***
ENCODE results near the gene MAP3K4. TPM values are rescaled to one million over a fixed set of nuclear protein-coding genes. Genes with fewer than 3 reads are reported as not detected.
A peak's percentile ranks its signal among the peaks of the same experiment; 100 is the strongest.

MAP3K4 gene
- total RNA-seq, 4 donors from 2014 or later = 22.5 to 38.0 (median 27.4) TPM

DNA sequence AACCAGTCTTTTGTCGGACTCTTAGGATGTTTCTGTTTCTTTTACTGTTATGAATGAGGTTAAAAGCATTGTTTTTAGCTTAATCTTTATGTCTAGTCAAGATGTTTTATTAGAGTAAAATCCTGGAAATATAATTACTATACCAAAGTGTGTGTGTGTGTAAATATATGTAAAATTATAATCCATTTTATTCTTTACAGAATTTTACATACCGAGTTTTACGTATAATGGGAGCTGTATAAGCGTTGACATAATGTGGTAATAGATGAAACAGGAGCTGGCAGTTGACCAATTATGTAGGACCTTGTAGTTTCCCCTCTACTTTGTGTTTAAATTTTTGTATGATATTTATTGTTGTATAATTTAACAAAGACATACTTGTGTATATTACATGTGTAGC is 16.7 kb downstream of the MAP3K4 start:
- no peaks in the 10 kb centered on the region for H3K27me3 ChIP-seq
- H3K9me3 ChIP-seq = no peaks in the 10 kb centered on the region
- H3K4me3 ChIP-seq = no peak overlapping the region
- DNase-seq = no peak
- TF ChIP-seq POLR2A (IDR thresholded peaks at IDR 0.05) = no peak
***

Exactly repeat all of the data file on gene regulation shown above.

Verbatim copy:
ENCODE results near the gene MAP3K4. TPM values are rescaled to one million over a fixed set of nuclear protein-coding genes. Genes with fewer than 3 reads are reported as not detected.
A peak's percentile ranks its signal among the peaks of the same experiment; 100 is the strongest.

MAP3K4 gene
- total RNA-seq, 4 donors from 2014 or later = 22.5 to 38.0 (median 27.4) TPM

DNA sequence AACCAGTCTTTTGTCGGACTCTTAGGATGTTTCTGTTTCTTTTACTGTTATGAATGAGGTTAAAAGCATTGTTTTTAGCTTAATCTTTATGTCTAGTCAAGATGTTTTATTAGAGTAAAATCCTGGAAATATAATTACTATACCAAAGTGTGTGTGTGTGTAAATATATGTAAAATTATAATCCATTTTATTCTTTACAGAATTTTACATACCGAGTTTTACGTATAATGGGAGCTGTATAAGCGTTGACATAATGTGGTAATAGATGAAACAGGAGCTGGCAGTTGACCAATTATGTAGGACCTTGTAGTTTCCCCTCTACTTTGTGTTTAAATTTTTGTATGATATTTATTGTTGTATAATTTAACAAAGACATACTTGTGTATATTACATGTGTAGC is 16.7 kb downstream of the MAP3K4 start:
- no peaks in the 10 kb centered on the region for H3K27me3 ChIP-seq
- H3K9me3 ChIP-seq = no peaks in the 10 kb centered on the region
- H3K4me3 ChIP-seq = no peak overlapping the region
- DNase-seq = no peak
- TF ChIP-seq POLR2A (IDR thresholded peaks at IDR 0.05) = no peak